Dis­ap­pear­ing act

Where are the colour­ful keep­ers?

Late Tackle Football Magazine - - CONTENTS -

GOAL­KEEP­ERS are of­ten said to be ‘crazy’. In the past, they also used to have a big per­son­al­ity. Be­ing a No.1 isn’t for every­one. Ev­ery child gets asked when they start to play foot­ball what po­si­tion they wish to play. Gen­er­ally, goal­keeper is quite far down the list.

This no­tion was still the case when I was a young­ster back in the mid-90s. How­ever, with me it was a dif­fer­ent story - the larger-than-life pres­ence of those be­tween the sticks in­trigued me more.

Back in the 90s, goalies had their own aura, in part helped by the colour­ful and well-padded jer­seys they wore.Was it a co­in­ci­dence that those colour­ful tops were filled by colour­ful char­ac­ters?

There are four goalies from this era who in­spired me – an as­pir­ing goal­keeper dur­ing park kick-arounds un­til I re­alised the growth spurt was not hap­pen­ing. I will go into greater de­tail on them shortly…

As well as opt­ing to go in goal in park matches, my fa­ther would take me to var­i­ous parks to take shots at me.

Wear­ing var­i­ous goalie jer­seys, I would pre­tend to be cer­tain keep­ers. Maybe it was just an il­lu­sion, but this seemed to im­prove my shot­stop­ping abil­i­ties.

In the nineties, I would pre­tend to be the likes of Mark Bos­nich, Rene Hi­gu­ita, Peter Sch­me­ichel and An­dreas Kopke. The next four, how­ever, are the ones that I would im­i­tate the most and for that de­serve a brief pro­file:

BERNARD LAMA:

With 44 caps for France, I was over­come with his per­for­mances at Euro 96 and his brief 12 ap­pear­ances for West Ham in 1998. His broad physique yet amaz­ing agility was easy on the eye. It was very rare you saw Lama wear­ing shorts be­tween the sticks. He was more recog­nised with track­suit bot­toms, some­thing else which has van­ished from the mod­ern game. Apart from that brief spell with the Ham­mers, the rest of his ca­reer was spent in France with spells at Lille, Metz and PSG (two spells). He man­aged two goals in his pro ca­reer and was crowned French Player of the Year in 1994. Since re­tir­ing, he has taken up coach­ing du­ties, even coach­ing the Kenyan na­tional team.

DMITRI KHARINE:

What an ob­scure yet en­dear­ing pres­ence this man had. If you watch a reel of some of the bet­ter goals from the 90s, quite a few flew past the Rus­sian. He would of­ten not even at­tempt to dive for ef­forts he knew were be­yond him – see

Jur­gen Klins­mann's goal against him at Euro 96.

His ca­reer started in 1982 with Tor­pedo Moscow and he then had a stint with Dy­namo Moscow.

He en­joyed a sea­son at Rus­sian gi­ants CSKA Moscow be­fore be­ing snapped up by Chelsea, where he would spend seven years, amass­ing 118 league ap­pear­ances. He had three years at Celtic, mak­ing only eight league starts, be­fore turn­ing out for Non-League Hornchurch.

At in­ter­na­tional level, he played for the USSR (six caps), CIS – Com­mon­wealth of In­de­pen­dent States (nine caps) and Rus­sia (23 caps).

He is cur­rently the goal­keep­ing coach at Hemel Hemp­stead Town.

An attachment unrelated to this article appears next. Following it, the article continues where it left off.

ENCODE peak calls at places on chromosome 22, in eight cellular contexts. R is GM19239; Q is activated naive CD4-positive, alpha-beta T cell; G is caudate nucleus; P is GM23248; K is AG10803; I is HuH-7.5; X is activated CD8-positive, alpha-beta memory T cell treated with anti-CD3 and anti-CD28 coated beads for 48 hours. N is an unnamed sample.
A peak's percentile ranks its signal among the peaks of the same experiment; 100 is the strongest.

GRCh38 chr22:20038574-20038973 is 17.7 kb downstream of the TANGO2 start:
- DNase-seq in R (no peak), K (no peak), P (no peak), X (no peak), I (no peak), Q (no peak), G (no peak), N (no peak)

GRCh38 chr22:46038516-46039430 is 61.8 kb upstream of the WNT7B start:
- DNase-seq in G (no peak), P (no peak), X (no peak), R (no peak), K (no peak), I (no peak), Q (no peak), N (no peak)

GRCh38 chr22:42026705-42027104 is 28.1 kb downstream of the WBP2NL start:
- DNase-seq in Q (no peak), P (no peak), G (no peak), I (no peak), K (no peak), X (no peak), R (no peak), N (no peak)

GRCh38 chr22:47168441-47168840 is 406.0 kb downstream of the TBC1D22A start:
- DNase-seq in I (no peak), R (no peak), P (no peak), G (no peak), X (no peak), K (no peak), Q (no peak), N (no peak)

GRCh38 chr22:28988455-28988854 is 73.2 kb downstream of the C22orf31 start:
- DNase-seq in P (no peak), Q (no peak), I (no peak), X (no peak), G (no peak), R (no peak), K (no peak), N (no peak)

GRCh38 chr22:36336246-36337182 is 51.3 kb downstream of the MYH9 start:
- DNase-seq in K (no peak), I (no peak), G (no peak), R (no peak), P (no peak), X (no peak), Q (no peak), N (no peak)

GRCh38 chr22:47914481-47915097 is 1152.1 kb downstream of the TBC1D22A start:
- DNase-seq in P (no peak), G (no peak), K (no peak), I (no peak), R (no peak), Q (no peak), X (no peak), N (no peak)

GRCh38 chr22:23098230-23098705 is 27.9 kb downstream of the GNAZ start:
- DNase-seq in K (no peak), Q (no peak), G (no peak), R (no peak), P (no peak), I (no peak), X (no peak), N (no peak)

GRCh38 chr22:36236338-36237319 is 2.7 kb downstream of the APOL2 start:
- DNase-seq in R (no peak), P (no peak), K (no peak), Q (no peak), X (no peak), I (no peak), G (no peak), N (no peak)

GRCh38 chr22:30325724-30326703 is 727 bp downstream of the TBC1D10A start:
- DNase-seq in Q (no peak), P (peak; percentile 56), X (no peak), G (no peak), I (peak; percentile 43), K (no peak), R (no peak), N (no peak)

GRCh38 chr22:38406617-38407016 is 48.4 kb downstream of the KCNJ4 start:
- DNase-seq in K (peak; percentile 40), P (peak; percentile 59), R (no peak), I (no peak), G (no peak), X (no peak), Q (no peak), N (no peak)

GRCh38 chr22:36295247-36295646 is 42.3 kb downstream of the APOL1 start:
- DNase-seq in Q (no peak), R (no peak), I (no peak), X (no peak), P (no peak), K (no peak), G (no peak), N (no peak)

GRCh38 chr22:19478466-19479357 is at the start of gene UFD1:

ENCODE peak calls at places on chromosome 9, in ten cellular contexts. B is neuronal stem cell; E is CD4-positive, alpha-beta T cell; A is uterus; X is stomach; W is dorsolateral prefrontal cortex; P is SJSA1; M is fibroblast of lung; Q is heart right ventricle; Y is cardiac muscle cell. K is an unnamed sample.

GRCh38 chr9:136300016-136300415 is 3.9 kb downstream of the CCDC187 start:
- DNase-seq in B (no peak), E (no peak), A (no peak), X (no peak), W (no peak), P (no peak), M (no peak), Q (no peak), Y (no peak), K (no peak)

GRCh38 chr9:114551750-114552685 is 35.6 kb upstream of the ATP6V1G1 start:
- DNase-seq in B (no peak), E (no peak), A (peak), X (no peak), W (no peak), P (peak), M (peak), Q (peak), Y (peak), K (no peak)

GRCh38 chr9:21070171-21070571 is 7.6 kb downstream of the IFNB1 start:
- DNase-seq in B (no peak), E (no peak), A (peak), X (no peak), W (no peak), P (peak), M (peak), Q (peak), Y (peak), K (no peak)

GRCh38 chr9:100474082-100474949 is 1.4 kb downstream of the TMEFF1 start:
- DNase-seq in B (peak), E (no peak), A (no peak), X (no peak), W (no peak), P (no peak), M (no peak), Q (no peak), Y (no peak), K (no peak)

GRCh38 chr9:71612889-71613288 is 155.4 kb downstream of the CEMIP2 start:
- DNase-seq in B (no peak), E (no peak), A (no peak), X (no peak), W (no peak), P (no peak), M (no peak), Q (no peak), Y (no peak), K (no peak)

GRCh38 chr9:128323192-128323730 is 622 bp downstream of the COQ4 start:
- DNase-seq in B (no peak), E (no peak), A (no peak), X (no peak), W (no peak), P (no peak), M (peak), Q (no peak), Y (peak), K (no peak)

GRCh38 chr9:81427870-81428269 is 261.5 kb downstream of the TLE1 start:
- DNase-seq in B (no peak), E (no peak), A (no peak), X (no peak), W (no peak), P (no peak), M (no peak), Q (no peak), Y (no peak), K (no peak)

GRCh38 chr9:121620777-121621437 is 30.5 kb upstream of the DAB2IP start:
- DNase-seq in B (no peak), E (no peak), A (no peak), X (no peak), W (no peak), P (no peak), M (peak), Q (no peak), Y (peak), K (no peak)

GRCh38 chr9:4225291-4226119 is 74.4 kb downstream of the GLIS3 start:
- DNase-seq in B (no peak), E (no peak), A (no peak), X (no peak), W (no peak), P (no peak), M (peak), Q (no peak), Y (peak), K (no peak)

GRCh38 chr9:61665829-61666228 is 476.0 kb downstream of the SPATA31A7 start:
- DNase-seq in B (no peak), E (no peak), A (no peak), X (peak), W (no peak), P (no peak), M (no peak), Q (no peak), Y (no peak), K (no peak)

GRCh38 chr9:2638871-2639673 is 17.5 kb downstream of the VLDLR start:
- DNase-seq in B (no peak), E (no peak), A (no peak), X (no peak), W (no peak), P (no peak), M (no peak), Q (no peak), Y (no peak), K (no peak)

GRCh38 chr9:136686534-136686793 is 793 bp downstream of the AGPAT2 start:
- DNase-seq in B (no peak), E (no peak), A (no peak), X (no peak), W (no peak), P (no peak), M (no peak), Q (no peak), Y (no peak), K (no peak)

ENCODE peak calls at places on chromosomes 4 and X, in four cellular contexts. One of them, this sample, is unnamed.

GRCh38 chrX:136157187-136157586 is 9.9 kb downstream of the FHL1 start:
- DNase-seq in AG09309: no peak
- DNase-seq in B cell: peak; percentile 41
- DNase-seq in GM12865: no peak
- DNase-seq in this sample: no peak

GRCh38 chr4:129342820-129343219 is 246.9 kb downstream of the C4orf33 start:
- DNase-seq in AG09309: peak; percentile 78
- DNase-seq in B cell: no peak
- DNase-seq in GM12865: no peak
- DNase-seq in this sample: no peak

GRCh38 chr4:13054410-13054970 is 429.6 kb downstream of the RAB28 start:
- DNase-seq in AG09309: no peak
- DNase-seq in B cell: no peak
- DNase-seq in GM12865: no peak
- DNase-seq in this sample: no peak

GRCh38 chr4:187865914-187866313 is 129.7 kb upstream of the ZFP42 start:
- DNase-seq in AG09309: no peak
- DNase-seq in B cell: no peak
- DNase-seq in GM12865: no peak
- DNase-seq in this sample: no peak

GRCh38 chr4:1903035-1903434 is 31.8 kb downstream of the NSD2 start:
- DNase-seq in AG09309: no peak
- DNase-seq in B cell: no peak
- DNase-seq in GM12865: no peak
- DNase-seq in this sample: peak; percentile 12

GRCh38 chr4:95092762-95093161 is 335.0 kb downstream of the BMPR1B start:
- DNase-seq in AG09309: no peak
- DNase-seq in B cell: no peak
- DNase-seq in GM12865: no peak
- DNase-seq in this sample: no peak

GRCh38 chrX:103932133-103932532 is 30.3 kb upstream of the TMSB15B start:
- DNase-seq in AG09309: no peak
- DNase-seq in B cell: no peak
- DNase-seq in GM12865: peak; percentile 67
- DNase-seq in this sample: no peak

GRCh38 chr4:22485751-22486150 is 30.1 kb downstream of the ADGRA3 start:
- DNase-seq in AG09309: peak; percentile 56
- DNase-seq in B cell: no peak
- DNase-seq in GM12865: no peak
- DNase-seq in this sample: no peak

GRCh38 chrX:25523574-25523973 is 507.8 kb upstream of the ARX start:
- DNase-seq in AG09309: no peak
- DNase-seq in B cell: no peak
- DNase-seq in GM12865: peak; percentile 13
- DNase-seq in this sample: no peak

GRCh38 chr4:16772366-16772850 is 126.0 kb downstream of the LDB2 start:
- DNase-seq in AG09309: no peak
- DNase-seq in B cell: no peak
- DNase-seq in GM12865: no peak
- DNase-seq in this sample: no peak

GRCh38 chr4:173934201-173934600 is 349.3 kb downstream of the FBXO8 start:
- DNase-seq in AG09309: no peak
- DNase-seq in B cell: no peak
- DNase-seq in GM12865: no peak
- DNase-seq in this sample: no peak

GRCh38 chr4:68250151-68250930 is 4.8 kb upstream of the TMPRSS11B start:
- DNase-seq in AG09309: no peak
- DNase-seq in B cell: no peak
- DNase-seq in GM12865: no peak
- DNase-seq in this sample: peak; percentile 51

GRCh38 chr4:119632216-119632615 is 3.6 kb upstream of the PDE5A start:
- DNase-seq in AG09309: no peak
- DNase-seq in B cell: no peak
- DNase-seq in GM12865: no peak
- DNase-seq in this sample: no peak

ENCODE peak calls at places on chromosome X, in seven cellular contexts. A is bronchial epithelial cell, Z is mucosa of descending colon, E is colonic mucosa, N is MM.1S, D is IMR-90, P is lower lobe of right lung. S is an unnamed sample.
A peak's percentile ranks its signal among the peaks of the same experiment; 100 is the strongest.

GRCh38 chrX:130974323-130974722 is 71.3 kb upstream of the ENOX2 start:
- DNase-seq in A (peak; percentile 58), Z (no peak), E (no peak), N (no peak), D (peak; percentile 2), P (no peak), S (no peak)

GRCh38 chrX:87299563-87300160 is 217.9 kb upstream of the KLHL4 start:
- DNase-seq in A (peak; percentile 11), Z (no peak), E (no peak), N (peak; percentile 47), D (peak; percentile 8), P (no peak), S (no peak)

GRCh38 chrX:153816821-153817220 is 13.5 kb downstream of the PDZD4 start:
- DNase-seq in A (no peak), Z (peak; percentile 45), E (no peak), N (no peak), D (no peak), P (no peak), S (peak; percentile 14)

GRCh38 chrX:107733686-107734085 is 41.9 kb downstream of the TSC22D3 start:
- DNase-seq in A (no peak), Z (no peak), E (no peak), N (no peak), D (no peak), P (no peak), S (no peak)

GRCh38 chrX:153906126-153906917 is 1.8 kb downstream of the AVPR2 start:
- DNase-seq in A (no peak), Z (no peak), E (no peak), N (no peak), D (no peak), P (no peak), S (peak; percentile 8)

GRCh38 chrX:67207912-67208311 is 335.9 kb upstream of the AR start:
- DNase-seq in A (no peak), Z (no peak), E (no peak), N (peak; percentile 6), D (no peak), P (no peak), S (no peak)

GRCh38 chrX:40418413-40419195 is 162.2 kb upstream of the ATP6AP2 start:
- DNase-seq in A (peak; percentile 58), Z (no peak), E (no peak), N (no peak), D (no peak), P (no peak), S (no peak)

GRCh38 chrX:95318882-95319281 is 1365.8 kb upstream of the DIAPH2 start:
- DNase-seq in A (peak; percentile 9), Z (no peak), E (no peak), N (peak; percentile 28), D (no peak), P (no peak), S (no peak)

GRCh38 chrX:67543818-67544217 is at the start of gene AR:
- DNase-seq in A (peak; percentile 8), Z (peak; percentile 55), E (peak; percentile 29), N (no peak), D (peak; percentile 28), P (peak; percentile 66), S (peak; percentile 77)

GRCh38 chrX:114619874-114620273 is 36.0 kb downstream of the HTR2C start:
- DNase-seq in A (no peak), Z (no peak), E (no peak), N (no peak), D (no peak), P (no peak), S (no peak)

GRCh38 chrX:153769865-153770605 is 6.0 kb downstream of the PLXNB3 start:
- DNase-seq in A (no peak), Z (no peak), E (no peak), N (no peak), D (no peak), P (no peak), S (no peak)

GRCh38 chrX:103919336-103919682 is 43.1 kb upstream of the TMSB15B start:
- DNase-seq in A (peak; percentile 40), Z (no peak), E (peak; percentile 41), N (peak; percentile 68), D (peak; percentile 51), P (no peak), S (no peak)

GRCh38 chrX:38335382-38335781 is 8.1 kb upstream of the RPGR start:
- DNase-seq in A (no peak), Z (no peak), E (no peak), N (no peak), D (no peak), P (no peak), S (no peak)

BRUCE GROBBELAAR:

His rub­ber-legged penalty hero­ics helped Liver­pool win the Euro­pean Cup in 1984.

One of the first sweeper-keep­ers, some­times you could be mis­taken for be­liev­ing he was an out­field player.

His tro­phy-laden 13-year ca­reer at Liver­pool is what de­fined him, al­though he was later dogged by match-fix­ing claims (he was even­tu­ally cleared in court).

Al­ways en­ter­tain­ing, he was spot­ted while on loan at Crewe from Van­cou­ver White­caps.

After the Reds, he went on to Southamp­ton and Ply­mouth be­fore do­ing the rounds late on in his ca­reer.

A Zim­babwe in­ter­na­tional and a goal­keeper drip­ping with per­son­al­ity and charisma.

HANS SEGERS:

An­other keeper I was ridiculed for ad­mir­ing, mainly be­cause of the same match-fix­ing al­le­ga­tions that Grobbelaar faced (Segers was also cleared), but also for his eight-year af­fil­i­a­tion with the 'ugly but lov­able' Crazy Gang of Wim­ble­don. Started his ca­reer at PSV Eind­hoven, one of Hol­land’s most pres­ti­gious clubs, be­fore join­ing Not­ting­ham For­est. After Wim­ble­don, he would make spo­radic ap­pear­ances for both Wolves and Spurs be­fore con­cen­trat­ing on coach­ing. Ended up as a goal­keep­ing coach at both Tot­ten­ham and Ful­ham. I feel keep­ers used to com­mand a cer­tain re­spect, they had some­thing special. In the Premier League era, the best keep­ers, for me, were the ones from the 90s. Keep­ers now don’t have what they had. Sadly, a num­ber of things are dis­ap­pear­ing. Goal­keeper jer­seys are now just long-sleeved shirts with no pad­ding, most keep­ers have to fit the six foot-plus ath­lete physique and the days of a scruffy Neville Southall be­tween the sticks have died. In ad­di­tion, track­suit bot­toms have van­ished from the keeper’s out­fit and so too have the caps to keep the sun from their eyes. I’m try­ing to do my bit to keep old tra­di­tions alive. Play­ing in goal at five-a-sides on Mon­day nights, I wear the trackie bot­toms and still hope to one day pull out a Hi­gu­ita scor­pion kick. I live in hope.

Bernard Lama

Bruce Grobbelaar Hans Segers Dmitri Kharine

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